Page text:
A rapt audience at the April SAIRAC Johannesburg Tech Talk hosted at ACRA.

A rapt audience at the April SAIRAC Johannesburg Tech Talk hosted at ACRA. ©RACA Journal

Although hydrocarbon refrigeration technology is already established in other parts of the world, it is not yet fully commercially available within South Africa and is currently limited to the domestic appliance market segment. Importation of such technology is currently limited due to the lack of demand within the country.

The complexity escalates when considering multiplex systems employing ammonia and CO2 . Furthermore, analysing the cost of refrigerants relative to the baseline R22, R404 demonstrates a substantial increase of approximately 1.7 times, while the new refrigerant 448 is nearly 3.3 times more expensive than R22. Conversely, R290 proves to be a more affordable alternative to R22; however, its viability is hindered by the unavailability of compatible hardware.

Addressing maintenance costs, fuel quality, pressure and flammability requires adherence to safety principles outlined in SANS 10147 and ASHRAE Standard 34, which categorise refrigerants into different safety groups.

Regardless of the safety group classification, be it A1 or A3, utmost importance must be placed on ensuring proper handling to mitigate potential risks. Technicians operating in the industry must prioritise the critical aspect of refrigerant training. Alarmingly, a significant number of technicians remain unregistered and lack adequate training. It is imperative to drum home the necessity of attending training programmes to enable safe handling of refrigerants. This presents a formidable challenge that must be urgently addressed.

The good and the bad of refrigerants

Regular Cold Link Africa contributor Andrew Perks writes: “It was noted in a recent Global Cold Chain Alliance webinar in Cape Town, in an open discussion on ‘manage the moment’, that plant operator errors account for on average 80% of all the incidents recorded.

“There was an incident recently at a meat processing facility in the Free State which resulted in a serious incident which escalated due to unexpected factors. The engineer from the site that had the incident was quite open and shared the impact to the site with the escalating circumstances related to turbulent variable wind direction moving the released ammonia around the site so much that they had to relocate to different assembly points three times during the incident. This not only escalated the incident but made it very difficult to maintain order with those affected that were being evacuated.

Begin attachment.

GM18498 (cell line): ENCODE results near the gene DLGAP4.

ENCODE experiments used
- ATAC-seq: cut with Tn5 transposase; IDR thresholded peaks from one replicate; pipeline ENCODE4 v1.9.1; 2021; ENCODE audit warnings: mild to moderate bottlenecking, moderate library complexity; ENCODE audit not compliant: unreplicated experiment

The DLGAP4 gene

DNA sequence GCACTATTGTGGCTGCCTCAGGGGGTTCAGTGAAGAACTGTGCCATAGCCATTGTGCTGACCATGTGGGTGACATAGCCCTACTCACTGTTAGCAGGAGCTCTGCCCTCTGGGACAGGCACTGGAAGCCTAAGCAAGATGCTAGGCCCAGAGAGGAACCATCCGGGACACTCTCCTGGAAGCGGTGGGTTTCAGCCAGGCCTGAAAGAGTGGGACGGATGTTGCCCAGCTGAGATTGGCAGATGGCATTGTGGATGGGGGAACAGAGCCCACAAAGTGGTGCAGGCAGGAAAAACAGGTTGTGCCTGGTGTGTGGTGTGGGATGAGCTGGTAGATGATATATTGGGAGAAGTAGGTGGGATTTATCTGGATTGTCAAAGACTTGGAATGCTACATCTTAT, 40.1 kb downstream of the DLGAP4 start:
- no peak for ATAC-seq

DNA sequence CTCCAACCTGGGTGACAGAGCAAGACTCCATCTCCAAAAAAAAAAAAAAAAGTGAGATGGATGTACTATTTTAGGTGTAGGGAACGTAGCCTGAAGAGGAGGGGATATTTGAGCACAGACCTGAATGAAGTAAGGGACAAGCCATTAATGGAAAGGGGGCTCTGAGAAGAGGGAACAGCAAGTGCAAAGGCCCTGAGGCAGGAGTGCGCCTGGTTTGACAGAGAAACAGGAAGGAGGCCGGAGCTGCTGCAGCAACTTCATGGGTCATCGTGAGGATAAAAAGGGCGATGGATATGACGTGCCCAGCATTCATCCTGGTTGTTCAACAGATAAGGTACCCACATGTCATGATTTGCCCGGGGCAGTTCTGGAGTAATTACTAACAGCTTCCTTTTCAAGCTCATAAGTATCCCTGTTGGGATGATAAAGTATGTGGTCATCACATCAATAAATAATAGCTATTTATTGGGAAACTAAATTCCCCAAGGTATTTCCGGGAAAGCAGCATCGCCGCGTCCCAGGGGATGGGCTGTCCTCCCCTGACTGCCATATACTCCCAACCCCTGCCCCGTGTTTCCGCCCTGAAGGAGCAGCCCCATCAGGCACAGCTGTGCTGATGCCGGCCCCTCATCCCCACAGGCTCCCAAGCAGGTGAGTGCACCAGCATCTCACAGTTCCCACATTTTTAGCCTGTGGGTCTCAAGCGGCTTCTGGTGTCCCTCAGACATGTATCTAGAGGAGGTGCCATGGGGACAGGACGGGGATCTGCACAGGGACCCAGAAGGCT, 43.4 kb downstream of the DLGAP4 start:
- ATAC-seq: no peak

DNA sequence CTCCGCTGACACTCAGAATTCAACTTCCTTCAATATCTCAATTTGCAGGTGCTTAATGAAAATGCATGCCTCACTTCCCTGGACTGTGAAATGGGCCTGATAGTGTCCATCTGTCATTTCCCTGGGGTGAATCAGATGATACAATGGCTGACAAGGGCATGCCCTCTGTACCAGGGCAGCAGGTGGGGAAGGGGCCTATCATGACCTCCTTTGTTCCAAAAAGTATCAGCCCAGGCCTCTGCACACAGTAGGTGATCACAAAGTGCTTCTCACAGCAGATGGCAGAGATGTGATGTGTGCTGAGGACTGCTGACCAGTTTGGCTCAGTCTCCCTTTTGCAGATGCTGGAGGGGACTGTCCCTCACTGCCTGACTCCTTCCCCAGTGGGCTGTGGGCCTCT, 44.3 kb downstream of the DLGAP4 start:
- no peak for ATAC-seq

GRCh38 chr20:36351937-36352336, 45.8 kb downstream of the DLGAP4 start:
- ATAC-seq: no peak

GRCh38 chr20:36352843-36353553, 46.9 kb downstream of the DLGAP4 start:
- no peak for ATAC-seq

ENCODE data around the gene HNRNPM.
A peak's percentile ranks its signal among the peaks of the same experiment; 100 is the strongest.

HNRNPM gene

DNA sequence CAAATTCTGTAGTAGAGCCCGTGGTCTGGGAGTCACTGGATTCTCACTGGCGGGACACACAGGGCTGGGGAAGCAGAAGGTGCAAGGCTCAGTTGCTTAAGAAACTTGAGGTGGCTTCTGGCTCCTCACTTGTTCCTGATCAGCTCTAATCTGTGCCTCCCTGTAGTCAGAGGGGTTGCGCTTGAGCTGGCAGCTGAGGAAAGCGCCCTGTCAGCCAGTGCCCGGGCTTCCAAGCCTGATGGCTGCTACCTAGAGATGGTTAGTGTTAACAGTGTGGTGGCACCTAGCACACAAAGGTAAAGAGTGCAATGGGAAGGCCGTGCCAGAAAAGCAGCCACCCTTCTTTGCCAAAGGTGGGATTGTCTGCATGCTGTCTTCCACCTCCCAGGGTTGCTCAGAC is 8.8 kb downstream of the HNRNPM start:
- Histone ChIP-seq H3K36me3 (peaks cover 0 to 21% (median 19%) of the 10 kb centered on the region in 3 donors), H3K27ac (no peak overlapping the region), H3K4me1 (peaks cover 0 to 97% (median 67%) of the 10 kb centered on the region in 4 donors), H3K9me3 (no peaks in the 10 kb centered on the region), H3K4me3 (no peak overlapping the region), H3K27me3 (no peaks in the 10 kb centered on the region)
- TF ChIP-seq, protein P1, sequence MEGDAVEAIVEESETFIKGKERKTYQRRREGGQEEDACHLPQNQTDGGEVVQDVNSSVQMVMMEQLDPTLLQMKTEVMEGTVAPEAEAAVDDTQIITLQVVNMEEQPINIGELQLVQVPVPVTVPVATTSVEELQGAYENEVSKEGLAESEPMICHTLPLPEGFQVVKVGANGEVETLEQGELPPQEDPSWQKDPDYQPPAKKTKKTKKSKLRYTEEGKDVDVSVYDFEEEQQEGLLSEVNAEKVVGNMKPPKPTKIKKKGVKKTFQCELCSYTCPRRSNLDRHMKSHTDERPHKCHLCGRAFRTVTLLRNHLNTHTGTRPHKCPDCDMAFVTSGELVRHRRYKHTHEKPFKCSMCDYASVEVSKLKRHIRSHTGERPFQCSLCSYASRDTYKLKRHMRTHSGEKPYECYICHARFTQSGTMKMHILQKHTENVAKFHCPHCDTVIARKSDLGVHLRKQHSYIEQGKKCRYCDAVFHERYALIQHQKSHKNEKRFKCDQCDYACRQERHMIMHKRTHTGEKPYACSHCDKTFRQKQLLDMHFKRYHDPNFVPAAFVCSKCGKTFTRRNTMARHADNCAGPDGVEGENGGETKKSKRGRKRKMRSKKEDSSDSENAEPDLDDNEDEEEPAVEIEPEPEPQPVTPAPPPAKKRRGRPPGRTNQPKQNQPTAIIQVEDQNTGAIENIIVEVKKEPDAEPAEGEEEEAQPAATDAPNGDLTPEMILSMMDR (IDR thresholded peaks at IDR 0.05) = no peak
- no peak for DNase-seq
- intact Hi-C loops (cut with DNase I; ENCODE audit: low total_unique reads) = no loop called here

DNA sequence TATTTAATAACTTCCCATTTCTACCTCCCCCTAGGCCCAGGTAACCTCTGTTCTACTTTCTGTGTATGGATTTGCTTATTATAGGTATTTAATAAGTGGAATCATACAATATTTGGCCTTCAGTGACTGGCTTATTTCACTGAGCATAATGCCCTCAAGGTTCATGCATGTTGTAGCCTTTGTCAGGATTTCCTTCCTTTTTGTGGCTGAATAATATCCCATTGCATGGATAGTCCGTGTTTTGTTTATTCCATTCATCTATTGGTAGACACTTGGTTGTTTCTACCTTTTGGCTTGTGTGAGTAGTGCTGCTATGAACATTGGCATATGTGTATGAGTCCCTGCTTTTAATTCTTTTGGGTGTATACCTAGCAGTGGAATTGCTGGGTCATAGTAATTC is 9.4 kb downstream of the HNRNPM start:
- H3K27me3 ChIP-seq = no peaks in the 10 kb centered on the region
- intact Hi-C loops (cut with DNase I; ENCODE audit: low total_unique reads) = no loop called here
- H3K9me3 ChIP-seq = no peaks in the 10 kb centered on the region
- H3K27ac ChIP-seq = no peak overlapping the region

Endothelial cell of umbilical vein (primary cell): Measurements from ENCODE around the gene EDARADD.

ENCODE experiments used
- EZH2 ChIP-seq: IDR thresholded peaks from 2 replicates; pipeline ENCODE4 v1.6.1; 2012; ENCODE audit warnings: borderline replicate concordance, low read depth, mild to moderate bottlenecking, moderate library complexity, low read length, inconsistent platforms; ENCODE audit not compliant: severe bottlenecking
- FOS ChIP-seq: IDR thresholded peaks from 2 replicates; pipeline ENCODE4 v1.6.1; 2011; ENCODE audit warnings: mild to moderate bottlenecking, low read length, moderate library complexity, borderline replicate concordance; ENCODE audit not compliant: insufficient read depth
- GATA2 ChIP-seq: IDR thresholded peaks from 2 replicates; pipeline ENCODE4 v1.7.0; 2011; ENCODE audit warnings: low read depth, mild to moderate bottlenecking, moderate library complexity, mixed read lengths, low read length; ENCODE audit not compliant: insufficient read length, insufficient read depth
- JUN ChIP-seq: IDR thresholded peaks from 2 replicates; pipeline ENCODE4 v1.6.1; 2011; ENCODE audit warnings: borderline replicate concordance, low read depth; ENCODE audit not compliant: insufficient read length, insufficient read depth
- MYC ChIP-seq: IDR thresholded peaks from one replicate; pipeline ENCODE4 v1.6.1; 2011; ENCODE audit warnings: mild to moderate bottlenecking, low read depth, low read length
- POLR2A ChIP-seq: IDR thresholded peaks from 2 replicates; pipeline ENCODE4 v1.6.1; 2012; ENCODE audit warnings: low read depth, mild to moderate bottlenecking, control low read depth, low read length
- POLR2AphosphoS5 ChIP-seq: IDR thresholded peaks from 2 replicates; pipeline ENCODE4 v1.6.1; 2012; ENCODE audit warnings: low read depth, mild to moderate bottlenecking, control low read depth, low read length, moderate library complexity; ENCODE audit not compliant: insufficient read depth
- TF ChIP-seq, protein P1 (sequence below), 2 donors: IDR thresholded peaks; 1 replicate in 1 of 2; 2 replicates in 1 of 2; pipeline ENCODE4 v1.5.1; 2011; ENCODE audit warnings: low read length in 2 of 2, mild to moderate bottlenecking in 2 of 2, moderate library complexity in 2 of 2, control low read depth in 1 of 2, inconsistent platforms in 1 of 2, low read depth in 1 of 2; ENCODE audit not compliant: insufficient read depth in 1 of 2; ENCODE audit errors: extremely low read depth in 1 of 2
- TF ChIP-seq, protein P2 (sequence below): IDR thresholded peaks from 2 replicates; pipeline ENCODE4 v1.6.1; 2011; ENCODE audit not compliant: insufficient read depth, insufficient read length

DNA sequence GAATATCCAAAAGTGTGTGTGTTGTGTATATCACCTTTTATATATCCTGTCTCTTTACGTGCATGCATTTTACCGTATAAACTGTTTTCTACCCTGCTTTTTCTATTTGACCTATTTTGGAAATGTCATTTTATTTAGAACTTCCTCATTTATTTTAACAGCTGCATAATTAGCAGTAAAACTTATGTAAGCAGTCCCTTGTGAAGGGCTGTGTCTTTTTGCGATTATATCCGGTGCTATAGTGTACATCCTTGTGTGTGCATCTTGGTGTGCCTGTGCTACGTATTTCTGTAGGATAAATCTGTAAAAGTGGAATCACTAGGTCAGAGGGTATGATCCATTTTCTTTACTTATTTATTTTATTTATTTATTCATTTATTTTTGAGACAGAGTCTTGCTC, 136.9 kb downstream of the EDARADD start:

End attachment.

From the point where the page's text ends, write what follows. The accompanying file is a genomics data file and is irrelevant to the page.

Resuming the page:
“You just have got to get incident response procedures in place and do regular training. It’s all about training, training and then some more training. While you may send your technical staff for SAQCCGas training, you still need to comply with current regulations that require an annual site incident response training/ evacuation plan that complies with SANS 1514,” says Perks. So, what do we do about getting prepared for your worst nightmare?

“It was agreed (in the discussion during the webinar) that having an up-to-date emergency plan is the first step. Thereafter, you need to undertake yearly site incident response/evacuation training exercises to get your emergency teams up to speed, which also keeps you in line with the MHI and OHS Act regulation’s requirements. It’s important so that in the event of an incident there are no surprises, and everyone knows how to react.”

As Perks says in the article, “hindsight is an exact science”, however in practice nothing is as valuable as having hands-on experience when dealing with potentially dangerous refrigerants such as ammonia. Nonetheless, despite the risks, Perks emphasises that there are many advantages to using ammonia due to the fact that it is extremely efficient and holds the potential to solve future energy requirements. As ammonia is a natural refrigerant it will not damage the ozone layer and is a clean source of energy.

“Lest you have forgotten, ammonia’s chemical formula is NH3. That is one particle of nitrogen and three parts of hydrogen. It’s the hydrogen that makes ammonia hazardous but it’s also the hydrogen that makes it useful as an energy source. As ammonia, all the particles are bound together, so it is easy to transport,” writes Perks.

“The fact that hydrogen is one of the lightest gases we know after helium makes it difficult to transport, but with the correct process we can split ammonia which is easy to transport into its base components of Nitrogen and Hydrogen. Starting to make sense? So much so that we now have an ammonia energy industry. Back in the day who would have thought this to be the reality of today?”

Supplied by Robert Fox

Supplied by Robert Fox

Perks highlights the fact that there are various ‘green’ ammonia projects which are currently being undertaken across the globe, which will open up a multitude of possibilities for using ammonia as a fuel source. In fact, such ‘bunkering’ studies have been underway for decades to find ways of using ammonia experimentally to fuel cars and ships. One of the advantages identified by Perks is that the only emission produced by cars using ammonia is water vapour, making it extremely clean as a fuel source.